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New Public Cemetery (Hungarian: Új köztemető or Rákoskeresztúri sírkert) is the largest cemetery in Budapest and one of the largest in Europe with an area of about 2.07 km² and 3 million burials since its opening in 1886. It is adjacent to the Kozma Street Cemetery; the largest Jewish cemetery in Hungary. Its main building, which was constructed in 1903, has a 26-meter-high bell tower. In addition to its rich vegetation and wide avenues, the cemetery is famous for plot 301, where the martyrs of the 1956 revolution were buried. Today, an enormous modern monument by György Jovánovics marks their graves.[1]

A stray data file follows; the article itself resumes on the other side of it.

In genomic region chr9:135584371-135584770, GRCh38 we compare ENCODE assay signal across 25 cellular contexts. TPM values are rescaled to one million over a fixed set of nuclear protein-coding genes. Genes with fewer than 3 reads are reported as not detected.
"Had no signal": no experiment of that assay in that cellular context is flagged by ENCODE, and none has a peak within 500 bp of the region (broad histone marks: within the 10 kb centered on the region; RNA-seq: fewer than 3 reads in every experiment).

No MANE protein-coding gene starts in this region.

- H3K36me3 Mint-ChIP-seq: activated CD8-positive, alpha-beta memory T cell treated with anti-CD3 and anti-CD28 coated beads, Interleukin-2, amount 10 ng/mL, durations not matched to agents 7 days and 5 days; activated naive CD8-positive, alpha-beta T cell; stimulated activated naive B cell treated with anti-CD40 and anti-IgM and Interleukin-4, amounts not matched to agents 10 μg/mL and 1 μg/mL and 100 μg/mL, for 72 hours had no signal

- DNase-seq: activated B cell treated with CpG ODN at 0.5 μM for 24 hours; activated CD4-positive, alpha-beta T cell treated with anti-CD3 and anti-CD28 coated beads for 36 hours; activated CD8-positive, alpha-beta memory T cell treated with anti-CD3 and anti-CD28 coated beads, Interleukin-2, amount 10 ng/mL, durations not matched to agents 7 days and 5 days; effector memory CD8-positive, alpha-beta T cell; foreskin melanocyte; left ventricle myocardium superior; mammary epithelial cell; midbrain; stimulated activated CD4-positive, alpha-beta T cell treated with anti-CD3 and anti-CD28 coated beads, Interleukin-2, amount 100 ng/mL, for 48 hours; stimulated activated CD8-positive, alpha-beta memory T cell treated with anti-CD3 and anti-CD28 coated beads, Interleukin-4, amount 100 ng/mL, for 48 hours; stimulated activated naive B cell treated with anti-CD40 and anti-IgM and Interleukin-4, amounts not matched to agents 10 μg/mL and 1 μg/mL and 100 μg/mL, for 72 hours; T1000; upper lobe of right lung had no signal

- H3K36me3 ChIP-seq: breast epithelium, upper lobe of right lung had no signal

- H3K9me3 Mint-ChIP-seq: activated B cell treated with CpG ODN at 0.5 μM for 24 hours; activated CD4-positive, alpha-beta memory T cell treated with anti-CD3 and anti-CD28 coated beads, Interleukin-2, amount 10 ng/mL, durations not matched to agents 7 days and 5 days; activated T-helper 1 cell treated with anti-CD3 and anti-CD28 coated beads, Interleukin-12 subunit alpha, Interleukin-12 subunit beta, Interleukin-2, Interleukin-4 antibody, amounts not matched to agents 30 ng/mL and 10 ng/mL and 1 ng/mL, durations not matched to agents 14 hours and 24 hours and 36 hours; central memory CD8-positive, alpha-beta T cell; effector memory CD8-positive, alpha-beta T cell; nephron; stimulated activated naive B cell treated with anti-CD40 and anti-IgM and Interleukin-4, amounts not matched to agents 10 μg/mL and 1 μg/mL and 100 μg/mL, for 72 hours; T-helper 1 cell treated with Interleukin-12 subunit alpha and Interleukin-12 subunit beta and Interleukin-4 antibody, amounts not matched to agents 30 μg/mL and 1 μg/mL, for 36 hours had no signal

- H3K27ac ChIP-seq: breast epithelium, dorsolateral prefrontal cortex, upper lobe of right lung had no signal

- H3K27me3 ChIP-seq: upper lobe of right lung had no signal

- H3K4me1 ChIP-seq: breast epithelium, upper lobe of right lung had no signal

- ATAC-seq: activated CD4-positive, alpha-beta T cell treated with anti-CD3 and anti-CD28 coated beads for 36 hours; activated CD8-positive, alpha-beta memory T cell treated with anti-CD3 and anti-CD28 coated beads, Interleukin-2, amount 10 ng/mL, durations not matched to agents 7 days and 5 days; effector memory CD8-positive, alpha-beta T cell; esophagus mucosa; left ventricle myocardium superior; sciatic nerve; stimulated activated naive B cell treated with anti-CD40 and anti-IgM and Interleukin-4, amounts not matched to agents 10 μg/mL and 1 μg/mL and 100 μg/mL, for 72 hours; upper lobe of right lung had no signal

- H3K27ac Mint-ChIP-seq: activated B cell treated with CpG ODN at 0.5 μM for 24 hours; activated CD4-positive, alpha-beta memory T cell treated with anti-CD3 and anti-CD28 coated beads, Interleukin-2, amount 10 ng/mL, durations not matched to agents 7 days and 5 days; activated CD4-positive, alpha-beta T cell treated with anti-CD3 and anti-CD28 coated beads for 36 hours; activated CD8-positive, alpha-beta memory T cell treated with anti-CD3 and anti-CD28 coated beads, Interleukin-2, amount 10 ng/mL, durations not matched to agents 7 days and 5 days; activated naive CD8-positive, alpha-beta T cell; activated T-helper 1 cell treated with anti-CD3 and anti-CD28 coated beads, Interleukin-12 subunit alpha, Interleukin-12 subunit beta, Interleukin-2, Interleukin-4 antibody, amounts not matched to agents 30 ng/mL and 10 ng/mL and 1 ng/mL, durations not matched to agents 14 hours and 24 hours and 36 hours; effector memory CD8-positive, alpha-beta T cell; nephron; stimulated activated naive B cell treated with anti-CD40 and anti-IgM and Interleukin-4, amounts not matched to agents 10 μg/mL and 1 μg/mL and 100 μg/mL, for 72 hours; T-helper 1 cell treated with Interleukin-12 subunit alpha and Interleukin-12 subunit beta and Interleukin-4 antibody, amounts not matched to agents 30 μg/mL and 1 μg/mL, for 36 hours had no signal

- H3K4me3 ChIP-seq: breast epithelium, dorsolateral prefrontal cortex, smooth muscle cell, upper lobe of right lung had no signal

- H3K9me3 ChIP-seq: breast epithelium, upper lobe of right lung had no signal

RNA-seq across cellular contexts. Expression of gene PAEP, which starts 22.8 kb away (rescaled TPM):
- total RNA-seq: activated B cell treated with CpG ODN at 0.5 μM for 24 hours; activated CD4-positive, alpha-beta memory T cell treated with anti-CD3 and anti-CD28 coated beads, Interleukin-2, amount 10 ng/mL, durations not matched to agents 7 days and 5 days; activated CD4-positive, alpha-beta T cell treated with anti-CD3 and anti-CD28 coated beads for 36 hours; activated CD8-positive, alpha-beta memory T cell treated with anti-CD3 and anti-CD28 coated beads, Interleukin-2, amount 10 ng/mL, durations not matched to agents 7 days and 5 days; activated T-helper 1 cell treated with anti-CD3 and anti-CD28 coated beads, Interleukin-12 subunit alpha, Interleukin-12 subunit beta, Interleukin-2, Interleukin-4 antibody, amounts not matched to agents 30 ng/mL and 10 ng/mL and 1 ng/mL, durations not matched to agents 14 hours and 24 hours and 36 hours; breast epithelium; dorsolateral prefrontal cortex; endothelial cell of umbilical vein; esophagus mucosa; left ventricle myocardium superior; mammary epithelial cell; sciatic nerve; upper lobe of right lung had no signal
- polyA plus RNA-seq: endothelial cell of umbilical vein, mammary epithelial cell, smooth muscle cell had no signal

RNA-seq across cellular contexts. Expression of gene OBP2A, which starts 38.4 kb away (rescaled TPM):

Új köztemető
Gromon Dezső sírja.jpg
Size207 hectares (510 acres)
No. of intermentsapproximately 3 million


History and descriptionEdit

The New Cemetery opened on May 1, 1886. The first funeral took place on August 6, 1886 when Victoria Závoly; the widow of a laborer was buried. The cemetery was expanded five times and now covers around more than 2 km². To date, approximately 3 million people have been interred at the New Public Cemetery of Budapest.

Plot 301Edit

Imre Nagy, the Prime Minister of Hungary and 260 others executed by the Soviets in 1958, were buried in an unmarked grave in the New Public Cemetery.[2] Nagy was disinterred and given a state funeral in 1989.[3]

Notable intermentsEdit


See alsoEdit

Source and referencesEdit